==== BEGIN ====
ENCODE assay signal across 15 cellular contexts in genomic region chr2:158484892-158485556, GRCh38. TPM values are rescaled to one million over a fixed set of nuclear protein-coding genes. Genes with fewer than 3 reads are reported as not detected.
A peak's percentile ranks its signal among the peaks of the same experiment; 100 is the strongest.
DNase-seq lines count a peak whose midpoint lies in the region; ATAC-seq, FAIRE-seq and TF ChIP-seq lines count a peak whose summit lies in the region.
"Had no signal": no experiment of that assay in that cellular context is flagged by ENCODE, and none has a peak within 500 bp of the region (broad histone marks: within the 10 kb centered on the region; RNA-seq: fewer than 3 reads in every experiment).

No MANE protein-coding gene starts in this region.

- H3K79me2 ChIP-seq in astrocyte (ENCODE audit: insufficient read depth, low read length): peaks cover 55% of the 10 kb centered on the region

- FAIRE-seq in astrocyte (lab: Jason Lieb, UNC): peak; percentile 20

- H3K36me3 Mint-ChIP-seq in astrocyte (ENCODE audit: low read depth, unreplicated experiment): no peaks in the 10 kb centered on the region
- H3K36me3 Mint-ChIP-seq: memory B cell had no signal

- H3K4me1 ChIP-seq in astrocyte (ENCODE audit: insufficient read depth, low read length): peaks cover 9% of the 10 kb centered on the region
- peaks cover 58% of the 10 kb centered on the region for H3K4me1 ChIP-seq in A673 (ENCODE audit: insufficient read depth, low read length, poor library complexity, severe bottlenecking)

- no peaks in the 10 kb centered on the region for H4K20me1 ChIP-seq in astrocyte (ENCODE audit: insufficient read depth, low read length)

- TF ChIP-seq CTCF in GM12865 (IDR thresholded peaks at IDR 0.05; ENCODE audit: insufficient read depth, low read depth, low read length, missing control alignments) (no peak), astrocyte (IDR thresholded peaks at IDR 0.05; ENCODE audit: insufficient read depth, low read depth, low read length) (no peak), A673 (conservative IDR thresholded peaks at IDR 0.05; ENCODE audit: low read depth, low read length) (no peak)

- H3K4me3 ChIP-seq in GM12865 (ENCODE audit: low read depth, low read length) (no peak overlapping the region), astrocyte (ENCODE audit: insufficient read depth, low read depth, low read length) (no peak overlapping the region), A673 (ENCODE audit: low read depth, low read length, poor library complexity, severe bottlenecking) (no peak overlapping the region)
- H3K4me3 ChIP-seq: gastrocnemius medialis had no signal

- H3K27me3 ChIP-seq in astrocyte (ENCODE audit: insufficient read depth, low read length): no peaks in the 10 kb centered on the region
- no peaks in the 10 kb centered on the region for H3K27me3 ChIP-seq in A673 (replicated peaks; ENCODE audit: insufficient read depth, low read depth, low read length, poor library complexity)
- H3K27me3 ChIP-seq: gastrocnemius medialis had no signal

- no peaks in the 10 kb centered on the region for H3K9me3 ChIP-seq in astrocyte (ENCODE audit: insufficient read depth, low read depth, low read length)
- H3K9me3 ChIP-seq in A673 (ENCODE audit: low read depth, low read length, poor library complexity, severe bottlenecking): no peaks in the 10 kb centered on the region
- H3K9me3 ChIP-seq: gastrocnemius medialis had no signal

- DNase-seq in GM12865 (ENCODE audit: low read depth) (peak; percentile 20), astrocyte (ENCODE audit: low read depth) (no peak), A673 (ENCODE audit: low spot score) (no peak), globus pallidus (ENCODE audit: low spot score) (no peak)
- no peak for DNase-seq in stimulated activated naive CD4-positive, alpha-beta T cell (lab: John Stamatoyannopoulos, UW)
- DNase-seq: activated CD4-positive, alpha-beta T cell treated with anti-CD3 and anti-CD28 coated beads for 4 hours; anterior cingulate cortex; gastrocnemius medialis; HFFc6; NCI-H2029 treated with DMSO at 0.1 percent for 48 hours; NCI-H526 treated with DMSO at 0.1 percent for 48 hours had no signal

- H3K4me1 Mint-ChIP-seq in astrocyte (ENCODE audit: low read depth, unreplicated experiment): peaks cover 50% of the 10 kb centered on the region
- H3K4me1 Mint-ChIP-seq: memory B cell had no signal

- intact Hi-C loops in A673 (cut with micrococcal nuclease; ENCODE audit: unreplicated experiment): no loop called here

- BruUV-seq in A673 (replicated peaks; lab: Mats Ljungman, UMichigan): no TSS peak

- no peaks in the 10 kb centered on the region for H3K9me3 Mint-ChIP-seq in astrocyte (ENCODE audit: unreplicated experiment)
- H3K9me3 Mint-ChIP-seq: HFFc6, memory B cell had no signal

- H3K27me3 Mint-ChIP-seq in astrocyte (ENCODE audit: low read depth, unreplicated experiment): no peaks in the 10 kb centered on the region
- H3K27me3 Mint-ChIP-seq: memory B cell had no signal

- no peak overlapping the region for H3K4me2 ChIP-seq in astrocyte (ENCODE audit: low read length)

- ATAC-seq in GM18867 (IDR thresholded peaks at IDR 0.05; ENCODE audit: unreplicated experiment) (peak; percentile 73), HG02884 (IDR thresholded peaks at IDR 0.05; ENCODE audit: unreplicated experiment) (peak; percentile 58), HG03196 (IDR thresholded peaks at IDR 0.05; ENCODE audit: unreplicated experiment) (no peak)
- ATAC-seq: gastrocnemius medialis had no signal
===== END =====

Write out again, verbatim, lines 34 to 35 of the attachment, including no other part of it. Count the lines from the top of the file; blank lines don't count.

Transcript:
- ATAC-seq in GM18867 (IDR thresholded peaks at IDR 0.05; ENCODE audit: unreplicated experiment) (peak; percentile 73), HG02884 (IDR thresholded peaks at IDR 0.05; ENCODE audit: unreplicated experiment) (peak; percentile 58), HG03196 (IDR thresholded peaks at IDR 0.05; ENCODE audit: unreplicated experiment) (no peak)
- ATAC-seq: gastrocnemius medialis had no signal